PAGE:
Construction News

Thu December 13 2018

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Aarsleff uses its 'vroom' to bring drawings to life

4 Dec Aarsleff Ground Engineering has set up a virtual reality room at its head office in Newark to boost the knowledge and skills of its estimators and engineers.

Aarsleff's virtual reality room
Aarsleff's virtual reality room

The virtual reality room – known to Aarsleff employees as the ‘vroom’ – uses three-dimensional simulation and data mapping technology to bring project drawings to life.

The technology helps estimators in their project proposals, allowing staff to visit project sites, observe site access points to determine appropriate rigs, and see the surrounding environment before ever having to step foot on site.

Aarsleff Ground Engineering has teamed up with software studio Luminous Group to develop a virtual reality application that will enable clients to ‘virtually’ visit their construction site. Users will be able to experience and interact with the ground engineering specialist’s disciplines, from the stabilisation of a slope with ground anchors and soil nails and the installation of a steel sheet or king post wall, to the driving of a precast concrete pile and the filling of an abandoned coal mine with drilling and grouting.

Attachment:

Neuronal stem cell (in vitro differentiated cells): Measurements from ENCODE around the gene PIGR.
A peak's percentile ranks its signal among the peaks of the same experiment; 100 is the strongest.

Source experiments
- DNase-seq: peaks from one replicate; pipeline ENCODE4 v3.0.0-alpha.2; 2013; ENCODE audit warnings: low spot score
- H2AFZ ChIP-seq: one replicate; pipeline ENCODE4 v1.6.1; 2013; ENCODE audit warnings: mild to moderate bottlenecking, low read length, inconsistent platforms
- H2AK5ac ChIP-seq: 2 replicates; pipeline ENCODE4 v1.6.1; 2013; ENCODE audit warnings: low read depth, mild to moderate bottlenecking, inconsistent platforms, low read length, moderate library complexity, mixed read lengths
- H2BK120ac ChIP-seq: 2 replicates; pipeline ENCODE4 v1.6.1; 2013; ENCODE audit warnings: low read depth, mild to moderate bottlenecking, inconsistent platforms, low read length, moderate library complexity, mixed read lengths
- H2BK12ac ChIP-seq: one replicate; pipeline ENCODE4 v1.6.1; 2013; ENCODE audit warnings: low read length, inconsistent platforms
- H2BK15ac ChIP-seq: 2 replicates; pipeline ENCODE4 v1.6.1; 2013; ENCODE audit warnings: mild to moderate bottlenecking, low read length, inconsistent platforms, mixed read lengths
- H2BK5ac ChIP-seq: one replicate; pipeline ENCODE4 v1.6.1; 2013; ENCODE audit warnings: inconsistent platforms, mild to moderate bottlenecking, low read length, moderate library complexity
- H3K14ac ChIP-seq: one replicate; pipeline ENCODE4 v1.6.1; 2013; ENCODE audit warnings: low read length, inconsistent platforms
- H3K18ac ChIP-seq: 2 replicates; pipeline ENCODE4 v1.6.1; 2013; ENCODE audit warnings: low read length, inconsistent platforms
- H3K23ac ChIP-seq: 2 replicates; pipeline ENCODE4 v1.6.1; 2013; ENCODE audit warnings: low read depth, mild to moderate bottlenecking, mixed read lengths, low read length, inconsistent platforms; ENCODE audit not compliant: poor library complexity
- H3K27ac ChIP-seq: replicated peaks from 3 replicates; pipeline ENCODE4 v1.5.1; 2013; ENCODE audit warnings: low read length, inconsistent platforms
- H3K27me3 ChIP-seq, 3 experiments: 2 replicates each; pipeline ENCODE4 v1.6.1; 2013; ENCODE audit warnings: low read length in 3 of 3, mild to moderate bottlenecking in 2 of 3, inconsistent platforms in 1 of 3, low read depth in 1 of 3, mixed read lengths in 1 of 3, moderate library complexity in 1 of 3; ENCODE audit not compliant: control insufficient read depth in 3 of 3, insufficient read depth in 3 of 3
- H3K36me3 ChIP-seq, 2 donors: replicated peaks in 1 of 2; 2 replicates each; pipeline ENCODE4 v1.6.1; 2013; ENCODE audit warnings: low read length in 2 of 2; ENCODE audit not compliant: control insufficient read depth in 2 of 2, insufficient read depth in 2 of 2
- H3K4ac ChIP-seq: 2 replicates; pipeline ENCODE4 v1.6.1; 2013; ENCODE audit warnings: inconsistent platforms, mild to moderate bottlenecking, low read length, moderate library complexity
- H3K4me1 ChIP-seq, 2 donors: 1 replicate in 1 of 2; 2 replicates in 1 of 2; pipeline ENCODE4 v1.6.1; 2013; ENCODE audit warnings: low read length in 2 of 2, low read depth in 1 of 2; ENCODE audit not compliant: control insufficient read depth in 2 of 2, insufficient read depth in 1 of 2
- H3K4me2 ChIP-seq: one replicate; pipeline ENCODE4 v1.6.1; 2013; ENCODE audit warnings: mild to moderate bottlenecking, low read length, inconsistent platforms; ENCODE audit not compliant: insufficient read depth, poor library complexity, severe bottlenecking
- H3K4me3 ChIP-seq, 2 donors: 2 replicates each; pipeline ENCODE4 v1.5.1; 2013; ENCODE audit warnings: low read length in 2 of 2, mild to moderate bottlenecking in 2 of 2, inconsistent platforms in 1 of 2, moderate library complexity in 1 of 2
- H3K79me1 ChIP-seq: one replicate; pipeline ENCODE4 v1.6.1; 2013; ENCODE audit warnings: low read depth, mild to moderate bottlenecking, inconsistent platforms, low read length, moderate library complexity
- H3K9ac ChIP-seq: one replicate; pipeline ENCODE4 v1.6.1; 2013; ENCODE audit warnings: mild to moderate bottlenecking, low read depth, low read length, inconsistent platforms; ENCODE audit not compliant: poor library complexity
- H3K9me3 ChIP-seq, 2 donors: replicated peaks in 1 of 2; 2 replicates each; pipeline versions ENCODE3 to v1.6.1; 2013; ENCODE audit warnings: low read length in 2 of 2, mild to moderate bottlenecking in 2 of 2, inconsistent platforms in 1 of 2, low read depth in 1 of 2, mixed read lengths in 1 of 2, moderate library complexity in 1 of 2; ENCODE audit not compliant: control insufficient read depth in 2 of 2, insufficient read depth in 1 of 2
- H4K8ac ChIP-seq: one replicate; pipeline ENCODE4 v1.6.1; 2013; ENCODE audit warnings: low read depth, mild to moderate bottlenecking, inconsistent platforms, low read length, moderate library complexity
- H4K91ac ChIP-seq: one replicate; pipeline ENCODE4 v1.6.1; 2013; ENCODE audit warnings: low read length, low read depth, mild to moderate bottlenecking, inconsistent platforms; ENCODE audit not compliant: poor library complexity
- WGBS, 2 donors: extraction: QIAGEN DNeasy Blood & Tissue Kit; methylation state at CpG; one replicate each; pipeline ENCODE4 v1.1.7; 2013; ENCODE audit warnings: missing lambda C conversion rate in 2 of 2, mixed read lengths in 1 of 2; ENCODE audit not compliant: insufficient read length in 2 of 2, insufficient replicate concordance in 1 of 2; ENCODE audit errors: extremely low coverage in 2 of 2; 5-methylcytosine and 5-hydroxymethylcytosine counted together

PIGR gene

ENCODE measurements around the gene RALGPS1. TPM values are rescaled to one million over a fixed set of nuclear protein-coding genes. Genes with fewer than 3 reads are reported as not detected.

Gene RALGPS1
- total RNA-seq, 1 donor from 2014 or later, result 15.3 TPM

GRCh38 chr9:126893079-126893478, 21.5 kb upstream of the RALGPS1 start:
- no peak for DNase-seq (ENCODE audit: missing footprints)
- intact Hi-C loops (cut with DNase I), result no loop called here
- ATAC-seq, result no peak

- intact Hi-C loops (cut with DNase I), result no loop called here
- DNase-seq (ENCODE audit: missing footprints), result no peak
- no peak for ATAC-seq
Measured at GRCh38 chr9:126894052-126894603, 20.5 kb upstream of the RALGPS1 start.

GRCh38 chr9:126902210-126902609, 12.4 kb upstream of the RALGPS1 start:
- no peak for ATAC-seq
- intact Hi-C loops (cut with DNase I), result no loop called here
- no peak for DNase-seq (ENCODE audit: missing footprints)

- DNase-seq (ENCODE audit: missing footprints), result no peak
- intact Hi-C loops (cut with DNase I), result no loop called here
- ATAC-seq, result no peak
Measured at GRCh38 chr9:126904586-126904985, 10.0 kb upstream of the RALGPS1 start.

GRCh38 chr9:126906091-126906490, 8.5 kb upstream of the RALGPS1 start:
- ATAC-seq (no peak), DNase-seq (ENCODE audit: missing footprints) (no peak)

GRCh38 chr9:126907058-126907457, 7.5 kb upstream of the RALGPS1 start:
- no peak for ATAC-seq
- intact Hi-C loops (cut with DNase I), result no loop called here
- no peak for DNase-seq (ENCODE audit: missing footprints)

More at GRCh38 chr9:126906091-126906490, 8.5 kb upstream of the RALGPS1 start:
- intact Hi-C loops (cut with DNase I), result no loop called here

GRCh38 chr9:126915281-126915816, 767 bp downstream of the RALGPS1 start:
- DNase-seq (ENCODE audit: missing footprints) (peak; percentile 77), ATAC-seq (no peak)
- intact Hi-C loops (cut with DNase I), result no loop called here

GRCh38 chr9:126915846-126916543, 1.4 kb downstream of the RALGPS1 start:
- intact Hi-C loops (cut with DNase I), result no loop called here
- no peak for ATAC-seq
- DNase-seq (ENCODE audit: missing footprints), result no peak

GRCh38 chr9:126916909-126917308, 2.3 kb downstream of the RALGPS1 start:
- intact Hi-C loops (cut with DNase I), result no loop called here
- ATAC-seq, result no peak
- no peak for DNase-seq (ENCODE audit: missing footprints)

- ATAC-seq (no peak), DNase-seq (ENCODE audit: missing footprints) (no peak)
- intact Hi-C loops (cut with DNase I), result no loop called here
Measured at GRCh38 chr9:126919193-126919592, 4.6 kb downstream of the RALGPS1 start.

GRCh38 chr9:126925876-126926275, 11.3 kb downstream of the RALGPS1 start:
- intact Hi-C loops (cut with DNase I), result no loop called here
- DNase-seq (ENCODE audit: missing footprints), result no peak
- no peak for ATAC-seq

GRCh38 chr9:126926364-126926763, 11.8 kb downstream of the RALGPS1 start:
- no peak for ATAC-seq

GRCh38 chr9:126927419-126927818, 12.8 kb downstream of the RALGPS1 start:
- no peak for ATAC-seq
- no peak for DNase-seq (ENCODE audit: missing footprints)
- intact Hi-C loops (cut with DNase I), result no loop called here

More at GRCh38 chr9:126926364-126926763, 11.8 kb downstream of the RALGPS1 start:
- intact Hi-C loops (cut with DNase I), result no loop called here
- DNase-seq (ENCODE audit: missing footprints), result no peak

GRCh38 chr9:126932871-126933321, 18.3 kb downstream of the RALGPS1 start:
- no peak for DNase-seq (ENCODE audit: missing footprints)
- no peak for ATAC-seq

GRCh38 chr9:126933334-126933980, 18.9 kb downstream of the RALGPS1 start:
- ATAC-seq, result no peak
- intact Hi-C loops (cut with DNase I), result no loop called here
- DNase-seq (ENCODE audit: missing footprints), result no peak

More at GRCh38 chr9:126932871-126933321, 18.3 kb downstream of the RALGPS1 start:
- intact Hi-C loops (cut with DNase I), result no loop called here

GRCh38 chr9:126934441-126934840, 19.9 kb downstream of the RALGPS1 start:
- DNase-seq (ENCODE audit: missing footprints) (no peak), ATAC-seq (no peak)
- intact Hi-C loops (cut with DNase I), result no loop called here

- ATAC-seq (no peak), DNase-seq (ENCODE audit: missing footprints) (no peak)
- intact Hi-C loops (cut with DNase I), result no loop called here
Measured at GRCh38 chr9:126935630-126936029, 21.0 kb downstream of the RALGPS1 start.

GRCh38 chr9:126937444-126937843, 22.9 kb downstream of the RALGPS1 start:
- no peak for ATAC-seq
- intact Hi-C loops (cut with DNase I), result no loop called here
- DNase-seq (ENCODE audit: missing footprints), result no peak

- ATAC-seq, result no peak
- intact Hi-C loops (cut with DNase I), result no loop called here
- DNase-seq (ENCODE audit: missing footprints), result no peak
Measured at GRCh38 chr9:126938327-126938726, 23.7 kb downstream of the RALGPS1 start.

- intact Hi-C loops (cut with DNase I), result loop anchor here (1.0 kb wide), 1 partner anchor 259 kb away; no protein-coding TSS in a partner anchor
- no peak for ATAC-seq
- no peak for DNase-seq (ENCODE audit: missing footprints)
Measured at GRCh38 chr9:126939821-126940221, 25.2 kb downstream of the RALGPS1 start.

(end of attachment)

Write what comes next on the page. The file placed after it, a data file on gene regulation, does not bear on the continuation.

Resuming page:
Managing director Kevin Hague said: “In embracing VR, we also hope to tackle the challenge that ‘young people are not interested in construction’ by rolling out the virtual application at careers fairs and university shows. Students and aspiring engineers will be able to walk around on an Aarsleff site, helping them to understand several ground engineering disciplines and learn about the machinery operated on site – all whilst in a safe and engaging way”.

Marketing manager Jessica Banham added: “We’re utilising the technology internally first to bring a new dimension into our estimating process. However we envisage the technology being used for company marketing, health & safety inductions, site training and other applications in the near future.” 

Luminous Group founder Ben Bennett said that Aarsleff was “ahead of the curve in embracing virtual reality for their sites”. He said: “We’re just at the beginning of our journey with them and it’s great that they’ve already identified so many potential areas that our technology can aid them with, and there’s no doubt there are likely applications that haven’t even been thought of in the industry yet. VR really is the future of several sectors and construction is certainly one of them.”

MPU

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